“MVPD’s strength in family/holiday entertainment and promotion became abundantly evident as they delivered at a time of real need for their customers,” notes Paramount’s White.
Some of these providers, Comcast Infinity, DirecTV and Verizon Fios, are among the handful of digital retailers that support the cloud-based movie rights locker system Movies Anywhere.
The U.S. broadband communications and video service provider serves approximately 4.9 million residential and business customers across 21 states through its Optimum and Suddenlink brands.
Dallas (parent AT&T)
The service offers on-demand content and is expected to spin off into a separate entity with DirecTV.
Philadelphia (parent Comcast)
The Xfinity service, owned by Comcast Corp., offers digital content to buy or rent. Access is promoted through Comcast’s cloud-based X1 set-top box. The service is also available via the Xfinity Flex streaming device.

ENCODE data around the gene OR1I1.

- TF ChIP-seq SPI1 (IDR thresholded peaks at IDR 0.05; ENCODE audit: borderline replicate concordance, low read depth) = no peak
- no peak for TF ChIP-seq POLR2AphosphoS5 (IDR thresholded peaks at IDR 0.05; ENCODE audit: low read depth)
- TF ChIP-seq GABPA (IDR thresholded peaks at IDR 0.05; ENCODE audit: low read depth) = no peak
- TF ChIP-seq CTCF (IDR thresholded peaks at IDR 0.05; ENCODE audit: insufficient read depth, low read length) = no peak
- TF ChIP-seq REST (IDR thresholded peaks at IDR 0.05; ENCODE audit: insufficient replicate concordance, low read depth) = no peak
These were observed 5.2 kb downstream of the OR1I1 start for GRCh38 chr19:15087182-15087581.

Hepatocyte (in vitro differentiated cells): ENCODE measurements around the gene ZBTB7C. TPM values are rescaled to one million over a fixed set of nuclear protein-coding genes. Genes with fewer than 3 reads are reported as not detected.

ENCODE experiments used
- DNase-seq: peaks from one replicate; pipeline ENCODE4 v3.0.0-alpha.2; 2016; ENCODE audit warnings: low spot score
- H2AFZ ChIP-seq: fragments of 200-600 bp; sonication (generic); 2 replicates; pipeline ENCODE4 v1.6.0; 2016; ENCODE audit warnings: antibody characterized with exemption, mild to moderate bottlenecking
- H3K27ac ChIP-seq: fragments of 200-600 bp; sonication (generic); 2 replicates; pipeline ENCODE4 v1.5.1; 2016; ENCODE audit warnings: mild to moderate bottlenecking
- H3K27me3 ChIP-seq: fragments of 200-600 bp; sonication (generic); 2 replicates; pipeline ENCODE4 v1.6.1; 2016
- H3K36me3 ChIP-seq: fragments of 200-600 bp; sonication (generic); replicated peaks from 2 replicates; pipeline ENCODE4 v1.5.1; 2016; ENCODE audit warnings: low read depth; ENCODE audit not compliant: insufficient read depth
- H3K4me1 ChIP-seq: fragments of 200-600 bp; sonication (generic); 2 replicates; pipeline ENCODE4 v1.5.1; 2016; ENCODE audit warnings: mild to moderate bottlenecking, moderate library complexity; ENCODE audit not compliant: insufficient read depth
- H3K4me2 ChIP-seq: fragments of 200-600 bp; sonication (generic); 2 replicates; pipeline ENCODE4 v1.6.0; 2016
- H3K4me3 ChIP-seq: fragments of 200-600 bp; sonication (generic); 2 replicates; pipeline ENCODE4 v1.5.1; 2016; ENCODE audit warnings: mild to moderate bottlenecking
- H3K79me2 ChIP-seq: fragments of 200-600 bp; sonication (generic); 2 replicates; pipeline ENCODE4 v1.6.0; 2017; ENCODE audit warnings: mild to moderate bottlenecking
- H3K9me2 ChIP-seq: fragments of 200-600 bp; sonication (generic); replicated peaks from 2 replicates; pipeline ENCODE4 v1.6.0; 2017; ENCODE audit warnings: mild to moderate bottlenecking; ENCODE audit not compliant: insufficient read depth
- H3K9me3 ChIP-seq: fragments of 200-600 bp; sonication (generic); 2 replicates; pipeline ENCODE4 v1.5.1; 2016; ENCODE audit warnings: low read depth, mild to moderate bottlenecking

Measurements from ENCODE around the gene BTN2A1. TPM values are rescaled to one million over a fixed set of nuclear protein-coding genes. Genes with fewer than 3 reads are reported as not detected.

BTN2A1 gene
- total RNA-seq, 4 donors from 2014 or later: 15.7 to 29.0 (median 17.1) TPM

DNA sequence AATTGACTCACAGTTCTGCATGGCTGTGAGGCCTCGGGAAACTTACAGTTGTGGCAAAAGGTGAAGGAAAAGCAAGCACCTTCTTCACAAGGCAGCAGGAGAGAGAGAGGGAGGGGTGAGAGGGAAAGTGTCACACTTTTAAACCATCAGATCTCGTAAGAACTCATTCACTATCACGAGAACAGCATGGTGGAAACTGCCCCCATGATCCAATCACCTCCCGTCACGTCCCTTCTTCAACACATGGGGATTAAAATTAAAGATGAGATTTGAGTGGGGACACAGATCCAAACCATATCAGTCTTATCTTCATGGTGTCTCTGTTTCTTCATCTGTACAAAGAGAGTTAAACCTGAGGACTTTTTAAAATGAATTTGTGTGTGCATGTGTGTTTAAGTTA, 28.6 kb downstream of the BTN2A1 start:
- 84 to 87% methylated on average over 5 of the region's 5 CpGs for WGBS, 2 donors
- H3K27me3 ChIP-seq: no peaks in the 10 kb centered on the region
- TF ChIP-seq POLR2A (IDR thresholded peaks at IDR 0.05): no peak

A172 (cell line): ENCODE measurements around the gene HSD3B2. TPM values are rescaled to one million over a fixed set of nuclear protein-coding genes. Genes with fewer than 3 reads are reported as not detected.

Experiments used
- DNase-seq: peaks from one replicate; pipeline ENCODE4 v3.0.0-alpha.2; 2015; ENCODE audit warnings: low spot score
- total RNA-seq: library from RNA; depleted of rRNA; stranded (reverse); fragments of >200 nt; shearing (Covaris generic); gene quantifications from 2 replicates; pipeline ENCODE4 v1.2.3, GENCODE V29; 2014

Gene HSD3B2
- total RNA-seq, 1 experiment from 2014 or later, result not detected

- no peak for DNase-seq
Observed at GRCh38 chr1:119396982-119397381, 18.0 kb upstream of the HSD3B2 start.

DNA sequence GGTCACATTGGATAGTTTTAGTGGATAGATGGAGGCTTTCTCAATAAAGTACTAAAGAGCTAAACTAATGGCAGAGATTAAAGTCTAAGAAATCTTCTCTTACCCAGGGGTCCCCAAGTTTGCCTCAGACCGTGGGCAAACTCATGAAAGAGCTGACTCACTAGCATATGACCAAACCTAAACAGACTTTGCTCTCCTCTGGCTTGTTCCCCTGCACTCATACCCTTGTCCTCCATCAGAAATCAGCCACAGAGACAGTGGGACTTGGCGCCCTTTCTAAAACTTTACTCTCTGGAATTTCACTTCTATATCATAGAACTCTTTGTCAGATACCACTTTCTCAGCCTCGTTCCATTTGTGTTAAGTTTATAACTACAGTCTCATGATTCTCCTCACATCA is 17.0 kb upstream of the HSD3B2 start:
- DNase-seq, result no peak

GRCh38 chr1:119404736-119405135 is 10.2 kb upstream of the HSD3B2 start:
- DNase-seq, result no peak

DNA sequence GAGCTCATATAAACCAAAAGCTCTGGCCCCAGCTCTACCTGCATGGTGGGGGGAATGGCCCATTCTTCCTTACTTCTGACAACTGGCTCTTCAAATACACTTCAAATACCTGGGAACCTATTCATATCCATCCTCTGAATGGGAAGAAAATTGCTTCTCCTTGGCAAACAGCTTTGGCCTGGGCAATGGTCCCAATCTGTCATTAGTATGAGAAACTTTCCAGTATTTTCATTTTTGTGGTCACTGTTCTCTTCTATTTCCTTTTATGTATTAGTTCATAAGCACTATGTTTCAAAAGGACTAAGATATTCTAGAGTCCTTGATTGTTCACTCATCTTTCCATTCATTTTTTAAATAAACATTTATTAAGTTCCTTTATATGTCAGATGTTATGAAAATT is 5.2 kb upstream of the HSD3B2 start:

El Segundo, Calif.
A division of giant telecom AT&T, the satellite provider offers digital sales of movies and TV shows as well as rental of movies to subscribers. DirecTV is expected to spin off into a separate entity.
The satellite service offers its subscribers titles on demand, including premium early access.
The brand of services from cable operator Charter Communications offers on demand titles.
Parent Verizon Communications uses the brand to market Internet, telephone and TV service. The television service offers purchases and rentals of titles.